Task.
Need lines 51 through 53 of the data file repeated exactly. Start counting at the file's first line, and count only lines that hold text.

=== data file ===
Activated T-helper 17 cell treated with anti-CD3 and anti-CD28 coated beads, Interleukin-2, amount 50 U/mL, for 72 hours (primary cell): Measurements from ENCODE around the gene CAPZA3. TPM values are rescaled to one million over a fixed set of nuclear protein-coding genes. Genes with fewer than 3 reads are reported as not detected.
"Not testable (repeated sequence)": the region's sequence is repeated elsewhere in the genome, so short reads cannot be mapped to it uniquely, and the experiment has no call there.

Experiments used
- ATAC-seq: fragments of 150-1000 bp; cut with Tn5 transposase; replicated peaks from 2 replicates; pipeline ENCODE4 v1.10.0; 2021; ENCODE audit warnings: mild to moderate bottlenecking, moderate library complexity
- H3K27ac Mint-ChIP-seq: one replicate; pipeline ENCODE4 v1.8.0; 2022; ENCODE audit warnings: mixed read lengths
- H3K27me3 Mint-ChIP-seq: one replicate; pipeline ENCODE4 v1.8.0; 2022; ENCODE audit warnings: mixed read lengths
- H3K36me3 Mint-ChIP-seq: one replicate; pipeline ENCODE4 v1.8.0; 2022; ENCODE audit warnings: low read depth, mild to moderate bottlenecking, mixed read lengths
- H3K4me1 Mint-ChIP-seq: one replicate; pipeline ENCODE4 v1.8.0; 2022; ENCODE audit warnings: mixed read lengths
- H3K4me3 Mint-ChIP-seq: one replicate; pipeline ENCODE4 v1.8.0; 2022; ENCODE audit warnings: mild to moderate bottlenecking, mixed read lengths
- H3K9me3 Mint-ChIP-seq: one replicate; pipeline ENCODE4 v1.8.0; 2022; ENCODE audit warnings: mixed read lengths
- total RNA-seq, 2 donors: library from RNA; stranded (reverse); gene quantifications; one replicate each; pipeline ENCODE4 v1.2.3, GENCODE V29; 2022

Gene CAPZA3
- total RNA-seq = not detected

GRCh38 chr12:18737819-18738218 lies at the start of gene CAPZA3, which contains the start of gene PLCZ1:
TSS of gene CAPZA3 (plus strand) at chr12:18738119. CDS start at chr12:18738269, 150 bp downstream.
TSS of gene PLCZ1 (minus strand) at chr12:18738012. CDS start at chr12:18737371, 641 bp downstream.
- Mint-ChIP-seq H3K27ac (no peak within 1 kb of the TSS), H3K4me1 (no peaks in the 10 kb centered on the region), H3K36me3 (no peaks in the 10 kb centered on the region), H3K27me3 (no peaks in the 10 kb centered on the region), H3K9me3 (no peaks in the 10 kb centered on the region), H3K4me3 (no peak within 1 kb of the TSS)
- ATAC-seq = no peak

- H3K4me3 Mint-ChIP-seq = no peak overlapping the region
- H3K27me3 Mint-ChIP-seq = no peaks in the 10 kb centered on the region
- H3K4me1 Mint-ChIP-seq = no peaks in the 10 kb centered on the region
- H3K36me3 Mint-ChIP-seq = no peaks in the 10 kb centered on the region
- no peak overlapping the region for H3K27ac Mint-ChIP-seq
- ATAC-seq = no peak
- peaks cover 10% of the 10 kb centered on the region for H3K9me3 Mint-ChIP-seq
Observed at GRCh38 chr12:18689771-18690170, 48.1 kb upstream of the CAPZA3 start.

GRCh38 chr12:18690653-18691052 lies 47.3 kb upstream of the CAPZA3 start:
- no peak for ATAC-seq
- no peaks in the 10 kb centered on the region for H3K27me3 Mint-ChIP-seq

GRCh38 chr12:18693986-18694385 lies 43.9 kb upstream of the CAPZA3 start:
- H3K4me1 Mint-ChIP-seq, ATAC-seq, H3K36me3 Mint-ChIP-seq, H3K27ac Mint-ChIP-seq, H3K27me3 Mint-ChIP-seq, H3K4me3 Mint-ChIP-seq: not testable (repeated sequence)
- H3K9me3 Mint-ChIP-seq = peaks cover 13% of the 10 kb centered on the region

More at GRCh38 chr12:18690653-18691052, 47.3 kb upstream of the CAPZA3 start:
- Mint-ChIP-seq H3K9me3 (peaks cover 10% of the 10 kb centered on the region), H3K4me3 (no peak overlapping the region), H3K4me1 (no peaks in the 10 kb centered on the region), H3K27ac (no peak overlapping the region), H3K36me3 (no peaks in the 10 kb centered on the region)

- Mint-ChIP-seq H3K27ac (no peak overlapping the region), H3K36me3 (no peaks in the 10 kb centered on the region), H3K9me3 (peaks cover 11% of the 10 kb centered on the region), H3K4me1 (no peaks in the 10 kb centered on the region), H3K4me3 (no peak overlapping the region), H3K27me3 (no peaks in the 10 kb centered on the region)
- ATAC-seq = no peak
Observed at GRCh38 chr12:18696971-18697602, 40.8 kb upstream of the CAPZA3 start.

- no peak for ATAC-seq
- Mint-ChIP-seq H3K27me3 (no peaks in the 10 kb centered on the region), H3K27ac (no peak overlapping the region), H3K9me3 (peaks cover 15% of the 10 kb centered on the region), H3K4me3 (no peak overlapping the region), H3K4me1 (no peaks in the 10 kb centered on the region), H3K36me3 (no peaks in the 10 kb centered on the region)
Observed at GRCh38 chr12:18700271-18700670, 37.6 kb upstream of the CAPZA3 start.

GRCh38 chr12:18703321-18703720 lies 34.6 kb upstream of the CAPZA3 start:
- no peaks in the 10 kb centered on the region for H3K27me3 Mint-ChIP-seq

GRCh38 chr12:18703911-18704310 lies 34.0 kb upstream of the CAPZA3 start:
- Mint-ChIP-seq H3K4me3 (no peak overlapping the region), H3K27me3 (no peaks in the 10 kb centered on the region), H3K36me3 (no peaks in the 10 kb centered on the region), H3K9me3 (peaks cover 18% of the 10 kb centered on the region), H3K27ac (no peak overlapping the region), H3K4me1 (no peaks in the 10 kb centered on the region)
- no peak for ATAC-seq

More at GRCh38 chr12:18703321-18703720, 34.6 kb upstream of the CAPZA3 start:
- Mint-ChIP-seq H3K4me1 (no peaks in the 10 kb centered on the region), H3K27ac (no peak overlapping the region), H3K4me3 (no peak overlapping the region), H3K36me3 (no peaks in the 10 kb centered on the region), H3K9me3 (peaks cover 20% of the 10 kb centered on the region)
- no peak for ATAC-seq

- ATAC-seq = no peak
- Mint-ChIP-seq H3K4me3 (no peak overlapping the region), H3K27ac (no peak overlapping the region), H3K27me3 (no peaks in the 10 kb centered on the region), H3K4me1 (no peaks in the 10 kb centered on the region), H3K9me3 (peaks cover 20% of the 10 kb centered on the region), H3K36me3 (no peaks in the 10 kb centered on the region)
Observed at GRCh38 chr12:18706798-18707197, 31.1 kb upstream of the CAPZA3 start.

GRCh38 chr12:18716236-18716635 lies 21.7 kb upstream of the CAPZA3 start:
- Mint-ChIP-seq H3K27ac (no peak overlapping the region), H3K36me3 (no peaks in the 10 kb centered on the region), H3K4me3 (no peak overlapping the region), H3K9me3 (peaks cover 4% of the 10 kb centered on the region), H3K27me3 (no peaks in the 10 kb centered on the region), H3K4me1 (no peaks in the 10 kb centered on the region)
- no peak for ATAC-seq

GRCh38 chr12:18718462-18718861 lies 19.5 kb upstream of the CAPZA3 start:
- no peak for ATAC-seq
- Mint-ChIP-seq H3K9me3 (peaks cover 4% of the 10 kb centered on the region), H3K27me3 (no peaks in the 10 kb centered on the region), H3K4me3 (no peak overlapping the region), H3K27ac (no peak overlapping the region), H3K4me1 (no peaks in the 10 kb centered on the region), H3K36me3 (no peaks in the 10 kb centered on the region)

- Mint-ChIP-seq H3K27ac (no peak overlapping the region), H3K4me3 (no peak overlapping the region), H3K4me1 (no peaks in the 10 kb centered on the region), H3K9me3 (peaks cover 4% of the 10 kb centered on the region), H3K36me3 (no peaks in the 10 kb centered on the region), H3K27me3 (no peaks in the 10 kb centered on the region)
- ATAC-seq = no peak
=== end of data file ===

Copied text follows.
Observed at GRCh38 chr12:18706798-18707197, 31.1 kb upstream of the CAPZA3 start.

GRCh38 chr12:18716236-18716635 lies 21.7 kb upstream of the CAPZA3 start:
- Mint-ChIP-seq H3K27ac (no peak overlapping the region), H3K36me3 (no peaks in the 10 kb centered on the region), H3K4me3 (no peak overlapping the region), H3K9me3 (peaks cover 4% of the 10 kb centered on the region), H3K27me3 (no peaks in the 10 kb centered on the region), H3K4me1 (no peaks in the 10 kb centered on the region)